Sunday, September 28, 2014

Carpe Diem's "Ask Jane ...", an introduction to a new feature!

E-mail by Jane Reichhold which I got yesterday September 27th:


Yes, let's do this! Put up a note asking for questions. When one arrives I will do my best to answer it. If the question is one I have answered I will rewrite my previous answer to fit your site and person. Otherwise I will answer as soon as I can get something new written.  Here we go. Blessings on the endeavor.
I will write for you and your site as long as the questions come in and my health holds out!
\o/ Jane
Jane Reichhold

Dear Haijin, visitors and travelers,

As you all could read in the above e-mail by Jane Reichhold she has decided to become our host for a Special feature here at our Carpe Diem Haiku Kai. I had asked her, earlier this year, if she would be Ghost Writer for our second anniversary month next October. She has given it a thought and accepted my invitation to be a Ghost Writer. A while later she emailed me again with the question that wouldn't be "a ghost" and if it was an idea to start an all new feature hosted by her at Carpe Diem Haiku Kai.
You all will understand that I was (and still am) excited as I realized myself that Jane actually said: "I love being part of Carpe Diem Haiku Kai, but not as "a ghost", but as a real person, hosting a new feature".
That's why I had to publish the Carpe Diem Extra episode of yesterday and now I will first introduce Jane Reichhold to you all with a brief biography, than I will re-publish a short interview I had with her, when our contact started (last year, 2013). And third (and last) I will tell you what the goal will be of this new Carpe Diem "Ask Jane ..." feature and how it's gonna work.

A brief biography of Jane Reichhold:

Jane Reichhold is a haiku personality. There's a lot to know about her, as well as to learn from her. On her page (AHA!POETRY!) we learn that she was born in Lima, Ohio, in 1937, and studied Art and Journalism at Bluffton College, Ohio, Ohio University, Athens, Ohio, Fresno State University, Fresno, CA, and San Francisco State University, San Francisco. She lives now in Gualala, CA, USA.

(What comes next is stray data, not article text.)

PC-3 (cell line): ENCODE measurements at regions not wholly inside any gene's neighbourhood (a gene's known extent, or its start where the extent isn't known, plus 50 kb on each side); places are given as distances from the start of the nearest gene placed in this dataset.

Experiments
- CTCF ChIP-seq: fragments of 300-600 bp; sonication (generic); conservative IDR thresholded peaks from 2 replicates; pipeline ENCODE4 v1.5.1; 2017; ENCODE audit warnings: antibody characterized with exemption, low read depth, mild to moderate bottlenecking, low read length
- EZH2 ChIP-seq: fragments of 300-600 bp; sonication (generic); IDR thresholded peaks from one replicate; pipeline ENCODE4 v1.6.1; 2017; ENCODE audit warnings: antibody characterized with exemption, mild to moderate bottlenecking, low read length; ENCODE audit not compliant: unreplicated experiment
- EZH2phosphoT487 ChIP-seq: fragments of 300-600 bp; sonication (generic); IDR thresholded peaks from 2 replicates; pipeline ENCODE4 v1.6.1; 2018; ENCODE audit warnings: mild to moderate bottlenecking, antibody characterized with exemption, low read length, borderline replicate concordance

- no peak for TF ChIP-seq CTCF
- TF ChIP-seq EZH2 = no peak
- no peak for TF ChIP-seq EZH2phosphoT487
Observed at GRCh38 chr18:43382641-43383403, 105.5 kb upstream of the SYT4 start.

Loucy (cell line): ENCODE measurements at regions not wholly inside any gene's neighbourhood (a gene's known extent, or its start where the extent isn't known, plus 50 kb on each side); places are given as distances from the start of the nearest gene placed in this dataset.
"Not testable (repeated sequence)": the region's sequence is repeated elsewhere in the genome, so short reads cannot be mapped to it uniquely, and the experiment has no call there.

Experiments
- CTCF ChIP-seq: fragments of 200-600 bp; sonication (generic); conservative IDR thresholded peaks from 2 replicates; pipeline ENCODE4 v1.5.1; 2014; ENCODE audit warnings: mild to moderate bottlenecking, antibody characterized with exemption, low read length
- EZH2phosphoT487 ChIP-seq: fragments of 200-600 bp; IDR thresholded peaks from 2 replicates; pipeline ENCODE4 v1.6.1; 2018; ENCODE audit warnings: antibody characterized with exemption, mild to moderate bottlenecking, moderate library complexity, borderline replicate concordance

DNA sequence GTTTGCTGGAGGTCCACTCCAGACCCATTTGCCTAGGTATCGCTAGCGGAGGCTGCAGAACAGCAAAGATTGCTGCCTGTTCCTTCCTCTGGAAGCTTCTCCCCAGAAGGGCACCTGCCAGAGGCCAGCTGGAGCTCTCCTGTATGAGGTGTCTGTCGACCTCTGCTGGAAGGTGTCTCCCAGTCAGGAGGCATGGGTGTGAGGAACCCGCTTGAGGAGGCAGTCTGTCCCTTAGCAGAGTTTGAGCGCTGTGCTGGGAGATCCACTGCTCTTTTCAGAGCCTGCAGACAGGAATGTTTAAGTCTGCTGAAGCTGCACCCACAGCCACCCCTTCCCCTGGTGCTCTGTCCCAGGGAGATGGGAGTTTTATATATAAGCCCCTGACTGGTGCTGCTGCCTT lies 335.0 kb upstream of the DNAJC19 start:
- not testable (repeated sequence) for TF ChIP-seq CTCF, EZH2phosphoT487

She's also a mother of three children and taught art classes for children (1962-1966). She owned a pottery workshop studio in Dinuba, CA (1967-1971) and then she moved to Hamburg, West Germany, in 1971. There, she made sculpture from ropes which was exhibited throughout Europe. She became the first American woman artist accepted into the Deutsche Kunstlerbund [German Artists' Organization] and has written free-lance magazine articles and poetry since 1963 which, have been published in USA, Canada, England, Germany, Holland, Switzerland, Romania and Croatia.

She published a lot of books, so here are a few examples of her books:

# Shadows on an Open Window, 89 pp., 1979.
# From the Dipper...Drops, 125 pp., 1983.
# Cherries/Apples, 52 pp., 1986.
# Tigers in a Tea Cup, 344 pp., 1988. Haiku Society Merit Book Award
# Narrow Road to Renga, 364 pp., 1989.
# Silence, 32 pp., 1991. Haiku Society Merit Book Award
# A Dictionary of Haiku, 396 pp., 1992. (Which you all know from our promptlist this month (September 2014)
 # And recently Jane published “Symbiotic Poetry”, 282 pp., 2014 (with her husband Werner)

Among her many achievements are:

## Leader of the Haiku Writers of Gualala Arts and publisher of their monthly Haiku Sharing for seven years.